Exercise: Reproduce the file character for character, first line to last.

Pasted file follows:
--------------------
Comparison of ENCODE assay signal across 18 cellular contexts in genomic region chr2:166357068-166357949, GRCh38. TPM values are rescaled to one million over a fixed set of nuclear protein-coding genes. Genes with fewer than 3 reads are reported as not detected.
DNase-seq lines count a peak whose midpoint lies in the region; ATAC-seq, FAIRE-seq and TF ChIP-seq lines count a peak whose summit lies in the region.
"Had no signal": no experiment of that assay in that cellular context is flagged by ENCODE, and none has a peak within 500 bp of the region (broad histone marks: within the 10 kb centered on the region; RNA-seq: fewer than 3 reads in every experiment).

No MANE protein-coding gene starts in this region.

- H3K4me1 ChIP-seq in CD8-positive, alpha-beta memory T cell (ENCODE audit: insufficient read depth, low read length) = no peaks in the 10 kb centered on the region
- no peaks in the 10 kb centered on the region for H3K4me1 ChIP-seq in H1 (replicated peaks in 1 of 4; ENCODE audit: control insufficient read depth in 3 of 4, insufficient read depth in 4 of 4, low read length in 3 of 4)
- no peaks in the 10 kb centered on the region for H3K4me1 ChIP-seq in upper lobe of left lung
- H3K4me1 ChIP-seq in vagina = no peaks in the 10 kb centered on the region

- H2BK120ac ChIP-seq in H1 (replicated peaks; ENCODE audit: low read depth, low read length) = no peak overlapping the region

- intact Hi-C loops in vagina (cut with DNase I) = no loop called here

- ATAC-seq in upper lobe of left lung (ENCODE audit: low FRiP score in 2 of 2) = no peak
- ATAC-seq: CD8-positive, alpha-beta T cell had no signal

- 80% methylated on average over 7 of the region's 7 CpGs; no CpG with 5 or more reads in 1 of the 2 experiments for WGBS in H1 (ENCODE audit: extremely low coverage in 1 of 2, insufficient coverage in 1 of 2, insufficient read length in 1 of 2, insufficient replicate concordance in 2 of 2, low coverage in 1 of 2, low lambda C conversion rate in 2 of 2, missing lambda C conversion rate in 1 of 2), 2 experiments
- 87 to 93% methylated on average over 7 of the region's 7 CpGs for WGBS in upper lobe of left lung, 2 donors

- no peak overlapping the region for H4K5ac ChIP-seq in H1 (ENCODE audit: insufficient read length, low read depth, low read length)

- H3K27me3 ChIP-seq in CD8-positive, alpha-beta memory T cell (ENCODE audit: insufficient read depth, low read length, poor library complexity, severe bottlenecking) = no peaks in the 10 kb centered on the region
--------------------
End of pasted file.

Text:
Comparison of ENCODE assay signal across 18 cellular contexts in genomic region chr2:166357068-166357949, GRCh38. TPM values are rescaled to one million over a fixed set of nuclear protein-coding genes. Genes with fewer than 3 reads are reported as not detected.
DNase-seq lines count a peak whose midpoint lies in the region; ATAC-seq, FAIRE-seq and TF ChIP-seq lines count a peak whose summit lies in the region.
"Had no signal": no experiment of that assay in that cellular context is flagged by ENCODE, and none has a peak within 500 bp of the region (broad histone marks: within the 10 kb centered on the region; RNA-seq: fewer than 3 reads in every experiment).

No MANE protein-coding gene starts in this region.

- H3K4me1 ChIP-seq in CD8-positive, alpha-beta memory T cell (ENCODE audit: insufficient read depth, low read length) = no peaks in the 10 kb centered on the region
- no peaks in the 10 kb centered on the region for H3K4me1 ChIP-seq in H1 (replicated peaks in 1 of 4; ENCODE audit: control insufficient read depth in 3 of 4, insufficient read depth in 4 of 4, low read length in 3 of 4)
- no peaks in the 10 kb centered on the region for H3K4me1 ChIP-seq in upper lobe of left lung
- H3K4me1 ChIP-seq in vagina = no peaks in the 10 kb centered on the region

- H2BK120ac ChIP-seq in H1 (replicated peaks; ENCODE audit: low read depth, low read length) = no peak overlapping the region

- intact Hi-C loops in vagina (cut with DNase I) = no loop called here

- ATAC-seq in upper lobe of left lung (ENCODE audit: low FRiP score in 2 of 2) = no peak
- ATAC-seq: CD8-positive, alpha-beta T cell had no signal

- 80% methylated on average over 7 of the region's 7 CpGs; no CpG with 5 or more reads in 1 of the 2 experiments for WGBS in H1 (ENCODE audit: extremely low coverage in 1 of 2, insufficient coverage in 1 of 2, insufficient read length in 1 of 2, insufficient replicate concordance in 2 of 2, low coverage in 1 of 2, low lambda C conversion rate in 2 of 2, missing lambda C conversion rate in 1 of 2), 2 experiments
- 87 to 93% methylated on average over 7 of the region's 7 CpGs for WGBS in upper lobe of left lung, 2 donors

- no peak overlapping the region for H4K5ac ChIP-seq in H1 (ENCODE audit: insufficient read length, low read depth, low read length)

- H3K27me3 ChIP-seq in CD8-positive, alpha-beta memory T cell (ENCODE audit: insufficient read depth, low read length, poor library complexity, severe bottlenecking) = no peaks in the 10 kb centered on the region